We at LePort have only recently learned of Dr. Nebel’s work, and are excited to find that we already adopt the basic approach he articulates.

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When we teach materials science, for instance, we don’t merely mention materials (wood, plastic, metal) in passing, and then quickly move on to talk about chemical elements, atoms and bonding and other abstract scientific terms.

Instead, in our approach, we immerse our students in the real, observational facts, and carefully guide them, step-by-step, as they draw their own conclusions and discover what explains those facts. We may call students’ attention to the things around them, and ask them to categorize them by the materials they are made of (metal, plastic, wood, glass, clay/stone etc.) We may then ask them, “how do you know that this is made of metal?” and lead them to observe and describe the different characteristics of materials (their look, feel, relative weight, hardness and so on.)

In the process, we help them develop a concise vocabulary describing a material’s characteristic (a texture may be smooth, grainy, rough or fibrous; materials have different degrees of flexibility, from brittle glass or ceramics, to bendable rubber and metal), and to become careful observers.

The result is that our students learn to see with their own eyes, and to describe clearly and precisely what they see, key attributes of scientists which all too often go by the wayside in today’s testing-focused classrooms. Here’s how an MIT professor describes the issue in the book The Global Achievement Gap, by Tony Wagner:

I worry about the future of science in this country. … For kids to get passionate about science, they have to get their hands dirty–literally. They have to have labs where they study things in depth and learn to observe, instead of just memorizing facts from a textbook. The kids who take my intro lab courses [at MIT] today have gotten top scores on all of the Advanced Placement science courses in their high schools, but they don’t know how to observe. I ask them to describe what they see in the microscopes, and they want to know what they should be looking for–what the right answer is.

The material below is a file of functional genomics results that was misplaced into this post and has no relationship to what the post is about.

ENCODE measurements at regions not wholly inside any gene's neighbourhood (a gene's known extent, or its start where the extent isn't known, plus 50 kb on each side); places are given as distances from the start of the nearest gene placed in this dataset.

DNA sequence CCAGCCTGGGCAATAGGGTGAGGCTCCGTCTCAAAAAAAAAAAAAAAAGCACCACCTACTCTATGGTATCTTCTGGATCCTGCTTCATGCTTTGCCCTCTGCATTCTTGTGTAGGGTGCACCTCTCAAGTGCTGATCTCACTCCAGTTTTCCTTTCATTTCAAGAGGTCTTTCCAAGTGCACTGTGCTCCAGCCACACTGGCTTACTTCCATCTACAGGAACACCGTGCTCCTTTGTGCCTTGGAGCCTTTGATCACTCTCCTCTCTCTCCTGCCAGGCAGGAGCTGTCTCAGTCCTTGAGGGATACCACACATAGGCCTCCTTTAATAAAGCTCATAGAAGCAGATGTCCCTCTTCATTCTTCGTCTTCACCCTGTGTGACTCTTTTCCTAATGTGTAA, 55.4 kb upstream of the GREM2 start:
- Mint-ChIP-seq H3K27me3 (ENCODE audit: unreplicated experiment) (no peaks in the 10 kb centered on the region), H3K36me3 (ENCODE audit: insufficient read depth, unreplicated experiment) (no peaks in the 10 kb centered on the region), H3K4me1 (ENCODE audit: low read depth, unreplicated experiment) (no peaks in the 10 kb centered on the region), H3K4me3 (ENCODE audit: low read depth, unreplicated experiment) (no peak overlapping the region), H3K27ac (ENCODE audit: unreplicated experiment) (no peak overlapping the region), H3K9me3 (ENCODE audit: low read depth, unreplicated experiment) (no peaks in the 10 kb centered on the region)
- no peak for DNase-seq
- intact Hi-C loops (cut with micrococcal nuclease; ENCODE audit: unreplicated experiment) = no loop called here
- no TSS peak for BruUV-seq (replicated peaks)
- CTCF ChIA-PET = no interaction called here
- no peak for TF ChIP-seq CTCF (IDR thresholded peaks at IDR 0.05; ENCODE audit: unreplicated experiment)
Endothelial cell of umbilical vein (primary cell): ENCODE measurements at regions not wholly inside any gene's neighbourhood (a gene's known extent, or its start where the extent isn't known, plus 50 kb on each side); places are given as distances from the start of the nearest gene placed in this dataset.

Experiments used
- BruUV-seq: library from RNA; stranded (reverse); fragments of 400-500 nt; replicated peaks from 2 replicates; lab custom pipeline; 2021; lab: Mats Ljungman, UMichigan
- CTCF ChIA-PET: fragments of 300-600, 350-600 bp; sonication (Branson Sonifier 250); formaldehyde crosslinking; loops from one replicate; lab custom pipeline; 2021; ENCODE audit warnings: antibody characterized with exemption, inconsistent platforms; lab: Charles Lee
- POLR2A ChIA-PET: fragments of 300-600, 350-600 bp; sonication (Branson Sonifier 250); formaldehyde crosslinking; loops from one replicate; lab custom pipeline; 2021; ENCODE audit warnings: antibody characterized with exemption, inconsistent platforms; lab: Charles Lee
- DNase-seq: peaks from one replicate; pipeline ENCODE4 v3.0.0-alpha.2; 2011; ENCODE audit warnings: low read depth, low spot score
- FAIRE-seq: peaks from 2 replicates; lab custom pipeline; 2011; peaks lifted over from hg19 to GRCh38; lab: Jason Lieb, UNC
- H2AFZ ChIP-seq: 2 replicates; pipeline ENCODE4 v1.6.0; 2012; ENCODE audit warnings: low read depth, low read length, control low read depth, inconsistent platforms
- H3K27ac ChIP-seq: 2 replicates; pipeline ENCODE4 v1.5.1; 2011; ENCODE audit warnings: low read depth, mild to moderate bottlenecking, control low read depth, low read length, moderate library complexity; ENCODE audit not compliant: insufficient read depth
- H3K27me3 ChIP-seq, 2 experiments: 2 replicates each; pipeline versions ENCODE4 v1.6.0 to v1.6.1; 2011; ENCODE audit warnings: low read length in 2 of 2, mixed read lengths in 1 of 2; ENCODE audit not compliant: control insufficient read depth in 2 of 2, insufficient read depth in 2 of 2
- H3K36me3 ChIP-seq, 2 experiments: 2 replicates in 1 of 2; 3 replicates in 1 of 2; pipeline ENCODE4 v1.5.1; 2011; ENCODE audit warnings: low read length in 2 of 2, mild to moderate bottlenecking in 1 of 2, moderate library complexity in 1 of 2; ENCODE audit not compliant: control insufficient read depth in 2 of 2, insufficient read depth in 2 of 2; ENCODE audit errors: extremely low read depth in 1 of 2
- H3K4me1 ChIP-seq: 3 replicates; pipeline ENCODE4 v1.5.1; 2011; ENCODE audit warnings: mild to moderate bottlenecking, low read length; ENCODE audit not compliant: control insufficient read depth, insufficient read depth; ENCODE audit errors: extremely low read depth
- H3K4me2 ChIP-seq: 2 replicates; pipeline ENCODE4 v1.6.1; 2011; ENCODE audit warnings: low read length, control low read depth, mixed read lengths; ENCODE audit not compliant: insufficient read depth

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LePort students consistently start with careful observations, which tie what they learn to the world around them. And then, critically, these observations give rise to questions that intrigue and motivate further inquiry: why do we make knives out of metal, and not out of glass? Where does metal come from? Have people always used metal? If not, how did they discover it?

Gradually, over years of study, children come to grasp the concepts that explain their observations, and, because what they learn answers real questions they care about, they remember what they learn. In this way, our approach to science is an expression of our broader approach to education: making sure that we’re teaching Knowledge for Life: knowledge that stays with each child, and that helps him make sense of the world he lives in.

We invite you to be an active part of your child’s journey as he becomes at home in the world. For us, as educators and parents, it is one of the greatest pleasures to help our own children and our students discover the wondrous world about them, and gain the pride that comes from knowing their minds can understand it.

Dr. Nebel’s series of books are wonderful guides we recommend to any parent who wants to take a more active role in her child’s science education. They are the only commercially available science program we know of that is largely consistent with how we teach at LePort. They provide a wonderful treasure of information on how to integrate a scientific look at the world into everyday experiences, from preschool through the upper grades. In fact, by reading these books, you yourself might come away with a better understanding of science, a newfound joy in discovery, and a feeling of being more at home in the world.

Doug Peltz & Heike Larson